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    • Bath cube
    • By Bath cube 9th Feb 18, 9:51 PM
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    Bath cube
    Grandparent fostering a grandchild?
    • #1
    • 9th Feb 18, 9:51 PM
    Grandparent fostering a grandchild? 9th Feb 18 at 9:51 PM
    I have started this post as this issue sounds a bit strange to me. A lady I work with has a grand daughter aged almost six. Her daughter and her ex partner split 18 months ago due to daughters partner taking illegal drugs and a mental health issue. The social services became involved when her daughter called the police about her partner a few times. My colleague says children's services wanted to place the child into local authority care but herself and her husband challenged it. She says she has her grand daughter on a fostering agreement and reduced her work hours to accommodate this. She did have to take a fostering course in line with children's services rules if she wanted the child to remain with her and her husband. Her daughter and her ex partner can only see the child under her supervision once a month. Her daughters ex is not permitted to go into her house or on the street where they live, he has to arrange to meet them in a different location in order to see the child. It all sounds a bit off to me. How can someone receive fostering allowances for their own grand child and if the child's father is deemed such a danger wouldn't the child have been placed into care away from the area? . My colleague said she fears her grand child's dad could apply for custody one day. Also the other set of grandparents have to arrange to see the child once a month through children's services once per month but the child's father must not be with them when they take the child out for the 3 hours per month. Also if my colleague was found to be allowing the child's dad to call round or take him out by himself. The child would be taken into alternative care and she would lose all rights to see the child again. Does anyone know if this is correct?.
Page 2
    • thorsoak
    • By thorsoak 10th Feb 18, 10:07 AM
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    thorsoak
    Sitting on my hands (after this post) on this one!
    • NeilCr
    • By NeilCr 10th Feb 18, 11:06 AM
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    NeilCr
    As mentioned, there may have been no choice. Once the children became the responsibility of the authorities, it would be necessary to ensure suitable arrangements were in place. Sometimes these are informal, sometimes not. The formal route has the advantage of enabling the grandparents to access various support, including financial.

    I disagree this is sad in the way I believe you mean it.

    Grandparents have usually moved beyond the period in their lives when they were responsible for children, with all the additional financial burden that brings.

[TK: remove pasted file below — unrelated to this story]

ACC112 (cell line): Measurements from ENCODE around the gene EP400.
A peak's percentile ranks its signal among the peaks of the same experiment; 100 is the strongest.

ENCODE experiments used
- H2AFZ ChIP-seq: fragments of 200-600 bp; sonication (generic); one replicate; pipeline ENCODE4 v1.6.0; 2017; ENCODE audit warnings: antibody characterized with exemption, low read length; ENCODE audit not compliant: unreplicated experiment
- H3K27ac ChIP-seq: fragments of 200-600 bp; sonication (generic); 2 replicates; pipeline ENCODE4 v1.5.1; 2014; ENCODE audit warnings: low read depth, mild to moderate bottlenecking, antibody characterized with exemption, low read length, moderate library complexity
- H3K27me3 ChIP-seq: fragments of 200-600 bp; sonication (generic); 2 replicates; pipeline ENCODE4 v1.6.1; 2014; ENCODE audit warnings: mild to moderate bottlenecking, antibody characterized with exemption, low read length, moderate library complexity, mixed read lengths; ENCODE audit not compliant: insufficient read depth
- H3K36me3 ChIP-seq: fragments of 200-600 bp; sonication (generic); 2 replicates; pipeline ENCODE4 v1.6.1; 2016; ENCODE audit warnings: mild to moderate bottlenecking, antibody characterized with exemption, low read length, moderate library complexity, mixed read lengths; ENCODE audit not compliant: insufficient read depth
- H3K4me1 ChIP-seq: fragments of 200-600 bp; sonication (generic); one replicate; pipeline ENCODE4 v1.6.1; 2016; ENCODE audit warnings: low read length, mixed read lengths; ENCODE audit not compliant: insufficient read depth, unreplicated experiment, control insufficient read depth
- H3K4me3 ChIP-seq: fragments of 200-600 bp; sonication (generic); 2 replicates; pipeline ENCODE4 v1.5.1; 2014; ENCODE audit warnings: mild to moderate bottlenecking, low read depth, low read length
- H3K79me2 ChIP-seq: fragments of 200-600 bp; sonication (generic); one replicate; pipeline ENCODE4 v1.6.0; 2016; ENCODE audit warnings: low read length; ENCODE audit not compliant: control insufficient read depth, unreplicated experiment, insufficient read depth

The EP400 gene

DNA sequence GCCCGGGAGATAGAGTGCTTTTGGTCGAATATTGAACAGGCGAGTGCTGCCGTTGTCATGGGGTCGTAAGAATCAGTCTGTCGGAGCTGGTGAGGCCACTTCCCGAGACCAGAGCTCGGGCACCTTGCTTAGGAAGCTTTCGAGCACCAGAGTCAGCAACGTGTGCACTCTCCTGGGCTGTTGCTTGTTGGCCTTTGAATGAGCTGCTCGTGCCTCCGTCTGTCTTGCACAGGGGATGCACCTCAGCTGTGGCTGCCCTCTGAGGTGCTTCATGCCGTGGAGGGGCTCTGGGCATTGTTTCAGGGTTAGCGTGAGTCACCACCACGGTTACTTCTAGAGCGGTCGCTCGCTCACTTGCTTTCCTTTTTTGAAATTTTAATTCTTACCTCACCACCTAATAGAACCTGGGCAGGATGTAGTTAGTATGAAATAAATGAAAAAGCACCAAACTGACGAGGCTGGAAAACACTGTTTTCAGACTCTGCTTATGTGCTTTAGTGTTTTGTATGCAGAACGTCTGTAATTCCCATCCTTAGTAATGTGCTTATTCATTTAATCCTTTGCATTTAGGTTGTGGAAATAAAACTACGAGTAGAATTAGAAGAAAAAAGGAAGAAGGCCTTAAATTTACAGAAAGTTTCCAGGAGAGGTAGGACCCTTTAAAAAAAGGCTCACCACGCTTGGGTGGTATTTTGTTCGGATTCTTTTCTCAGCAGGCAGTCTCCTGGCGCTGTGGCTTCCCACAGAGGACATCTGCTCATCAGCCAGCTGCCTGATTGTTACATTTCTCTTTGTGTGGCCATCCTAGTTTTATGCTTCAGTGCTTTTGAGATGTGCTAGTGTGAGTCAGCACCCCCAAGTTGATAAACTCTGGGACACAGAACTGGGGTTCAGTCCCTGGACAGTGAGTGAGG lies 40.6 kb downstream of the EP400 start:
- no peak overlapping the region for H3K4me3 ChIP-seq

I have great empathy for those who may have thought their child rearing days beyond them, and possibly planned their finances accordingly, yet suddenly find themselves stepping in again; and think it entirely appropriate they access any additional funding they are entitled to as foster parents.

    As for the children, while I see no suggestion they are told they are not good enough, as it's clearly the parents with the difficulties, nothing can remove the sadness of the parental situation. However, this is likely to be greatly minimized by living with known, and presumably loving, family members rather than strangers.

    I doubt the children would care less if there was money involved, if they even knew. After all, they may well benefit directly from a greater household income.

    Sadly there are significant numbers of grandparents in this situation, and while many find great satisfaction in their role, they are nevertheless performing a challenging role unlikely to be of their choosing (as they would no doubt prefer the child' parents were able to cope). Their contribution should be valued and financial support not begrudged.
    Originally posted by Detroit

    What a really, really good post.

    I realise this situation is a bit different but there are points within it that, I think, are relevant to the debate

    My partner has her son and grandson (age 6) living with her following a court order giving him custody. Her son works full time and does shifts so much of the day to day parenting is carried out by my partner. At the moment it is not viable for her son to live on his own with the grandson -although this may be possible further down the line.

    I know just how knackered my partner gets. Having been round there I realise how tiring looking after a boisterous six year old is. On top of that it eats into her/our social time which I think, for her, is one of the worse things. She spends a lot of her time one on one with the child.

    But she does it because she loves her grandson and knows that he is in the best environment for him. A view heavily endorsed by the social worker. Their finances are tight but the thought of doing this for the money would never cross her mind. I know others in the same/similar situations and they would take the same line